Train Ride to Beaver Dam, Ohio County
An Oral History Story
My dad, Gilbert Cox (1909-1984) told the following story
to my daughter about his first train ride when he was a
small boy…from Broadway Mines to Beaver Dam. He
especially remembered how cold it was in the depot that
morning just before dawn as they waited for the train.”
G.O.: “Well, honey, we got up way before daylight…had to go down there to the depot to catch the train.”
Jennifer: “How old were you?”
G.O.: “I don’t recall. But I wasn’t very old. Because I had never started to school. I would say I was about five years old, probably. Maybe not that old. But we had to bundle up. And we got down to the depot, and there wasn’t any fire or anything. And we’d go outside and look…and see if we could see the headlight coming on the train…there was a big cut through the side of that hill…and they would stand and listen to see if they could hear the whistle.” (Laughing).
“And you had to start a fire in the (wood) stove. But it was cold, and only a few little sticks of kindling there, and it was real slow to burn, and take off. And we would warm our hands, and then put our gloves back on. I had on a pair of mittens. Didn’t have any fingers. Just a thumb, and a string around my neck to keep from losing them.”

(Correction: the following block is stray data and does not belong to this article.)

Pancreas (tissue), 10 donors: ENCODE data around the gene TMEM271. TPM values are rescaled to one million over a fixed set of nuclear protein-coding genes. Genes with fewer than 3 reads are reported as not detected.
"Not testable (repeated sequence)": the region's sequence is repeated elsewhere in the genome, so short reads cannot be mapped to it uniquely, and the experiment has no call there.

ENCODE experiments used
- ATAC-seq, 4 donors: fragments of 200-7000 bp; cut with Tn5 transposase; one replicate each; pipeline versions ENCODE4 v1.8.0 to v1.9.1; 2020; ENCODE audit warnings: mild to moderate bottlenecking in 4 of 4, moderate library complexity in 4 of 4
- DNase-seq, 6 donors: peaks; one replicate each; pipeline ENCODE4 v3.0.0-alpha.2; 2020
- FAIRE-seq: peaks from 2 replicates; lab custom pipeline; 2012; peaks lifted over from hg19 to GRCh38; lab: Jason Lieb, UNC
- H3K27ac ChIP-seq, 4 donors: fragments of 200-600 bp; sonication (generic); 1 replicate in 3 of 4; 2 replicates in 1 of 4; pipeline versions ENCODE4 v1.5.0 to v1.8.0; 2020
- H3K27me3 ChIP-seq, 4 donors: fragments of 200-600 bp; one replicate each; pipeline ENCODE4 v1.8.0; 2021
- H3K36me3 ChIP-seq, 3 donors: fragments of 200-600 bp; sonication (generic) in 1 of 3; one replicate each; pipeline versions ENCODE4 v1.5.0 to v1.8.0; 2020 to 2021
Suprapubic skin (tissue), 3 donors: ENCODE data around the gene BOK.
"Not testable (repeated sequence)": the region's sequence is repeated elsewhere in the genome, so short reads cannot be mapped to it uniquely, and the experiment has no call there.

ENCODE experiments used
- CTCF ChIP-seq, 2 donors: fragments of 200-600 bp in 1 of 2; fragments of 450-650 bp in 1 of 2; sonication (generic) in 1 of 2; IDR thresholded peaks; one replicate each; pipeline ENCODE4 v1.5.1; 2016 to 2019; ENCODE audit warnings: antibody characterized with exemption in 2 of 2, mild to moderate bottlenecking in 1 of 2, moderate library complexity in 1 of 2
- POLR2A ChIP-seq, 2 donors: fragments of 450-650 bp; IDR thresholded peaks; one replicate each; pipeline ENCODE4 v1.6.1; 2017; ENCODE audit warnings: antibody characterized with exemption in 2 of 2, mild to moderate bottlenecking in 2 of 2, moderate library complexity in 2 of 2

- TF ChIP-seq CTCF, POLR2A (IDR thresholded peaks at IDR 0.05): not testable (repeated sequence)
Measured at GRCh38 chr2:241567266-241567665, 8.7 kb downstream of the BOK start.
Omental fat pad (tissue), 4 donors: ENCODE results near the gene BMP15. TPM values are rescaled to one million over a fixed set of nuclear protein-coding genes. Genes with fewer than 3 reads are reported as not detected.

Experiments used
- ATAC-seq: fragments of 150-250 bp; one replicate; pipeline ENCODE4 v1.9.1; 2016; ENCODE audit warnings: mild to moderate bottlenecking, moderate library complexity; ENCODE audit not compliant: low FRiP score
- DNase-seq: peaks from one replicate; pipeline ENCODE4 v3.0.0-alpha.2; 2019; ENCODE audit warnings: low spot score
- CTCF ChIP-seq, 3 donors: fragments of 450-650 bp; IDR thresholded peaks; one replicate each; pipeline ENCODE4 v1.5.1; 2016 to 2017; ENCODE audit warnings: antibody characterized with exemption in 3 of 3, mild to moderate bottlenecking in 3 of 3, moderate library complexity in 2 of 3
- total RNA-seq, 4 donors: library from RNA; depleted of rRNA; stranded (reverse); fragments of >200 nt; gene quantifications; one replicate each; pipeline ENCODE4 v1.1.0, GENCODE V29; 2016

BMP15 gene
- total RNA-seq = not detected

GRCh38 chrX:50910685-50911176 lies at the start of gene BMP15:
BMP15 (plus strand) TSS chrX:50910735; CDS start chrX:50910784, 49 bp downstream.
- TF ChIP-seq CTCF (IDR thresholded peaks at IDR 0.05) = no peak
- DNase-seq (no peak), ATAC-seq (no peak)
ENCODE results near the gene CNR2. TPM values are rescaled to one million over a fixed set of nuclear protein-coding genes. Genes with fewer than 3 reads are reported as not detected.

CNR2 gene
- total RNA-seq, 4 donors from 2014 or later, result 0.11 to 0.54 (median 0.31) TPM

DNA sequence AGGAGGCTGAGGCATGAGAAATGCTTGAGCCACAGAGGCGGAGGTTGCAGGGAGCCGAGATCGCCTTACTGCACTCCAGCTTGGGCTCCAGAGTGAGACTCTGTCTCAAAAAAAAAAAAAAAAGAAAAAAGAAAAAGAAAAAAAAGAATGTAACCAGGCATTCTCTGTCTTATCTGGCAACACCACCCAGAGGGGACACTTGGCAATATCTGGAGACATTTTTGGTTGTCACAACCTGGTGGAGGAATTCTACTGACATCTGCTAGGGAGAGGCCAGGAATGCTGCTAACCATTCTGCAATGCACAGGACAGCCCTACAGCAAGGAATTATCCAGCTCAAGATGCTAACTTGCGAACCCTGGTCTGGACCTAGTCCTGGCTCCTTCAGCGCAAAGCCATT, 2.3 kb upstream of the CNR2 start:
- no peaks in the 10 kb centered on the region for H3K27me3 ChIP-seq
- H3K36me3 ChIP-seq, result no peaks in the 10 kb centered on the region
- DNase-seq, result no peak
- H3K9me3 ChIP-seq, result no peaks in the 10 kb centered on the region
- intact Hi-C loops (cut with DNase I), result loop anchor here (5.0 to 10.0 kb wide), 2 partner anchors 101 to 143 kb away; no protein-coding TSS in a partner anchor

“Finally the train come. And the headlights was shining. Boy, and it pulled in with all that noise, and steam and everything. Boy, I thought that was something. Got on that train, and we didn’t get started good until we was stopping and getting off in Beaver Dam. (Laughing). About six or seven miles.”
Jennifer: “Well, why did you take the train ride? Just for sport?”
G.O.: “(tape is illegible for a few seconds)…and then when we got to Beaver Dam, we rented a horse and buggy and went out to Pa’s farm. My Grandpa Smith.”
(Janice Brown: – I believe at the time of this train ride they were living in one of the company houses at the Broadway Mines where my grandfather, Jasper Newton Cox, worked. They were going to visit my grandmother’s parents, James Thomas and Sarah (Sanders) Smith where they lived on their farm near Select.
Shortly after this period of time, they moved to Edgerly, Louisiana and Granddaddy went to work for Gulf Oil. For a while they lived with her sister, Mary Elizabeth “Lizzie”(Smith) and her husband, Everett E. Sandefur, who worked in a store in town.
My daddy started kindergarten or first grade there at Edgerly, I’ve forgotten which, but somewhere grandmother tells about this on tape, and about dressing my daddy up for the Mardi Gras party at school. He didn’t have a costume, so she put some soot from the stove pipe on his face, and some old clothes, and he went back dressed as a tramp, and was perfectly happy).
~ Submitted by Janice Cox Brown
Source: Tape Recording June 1982: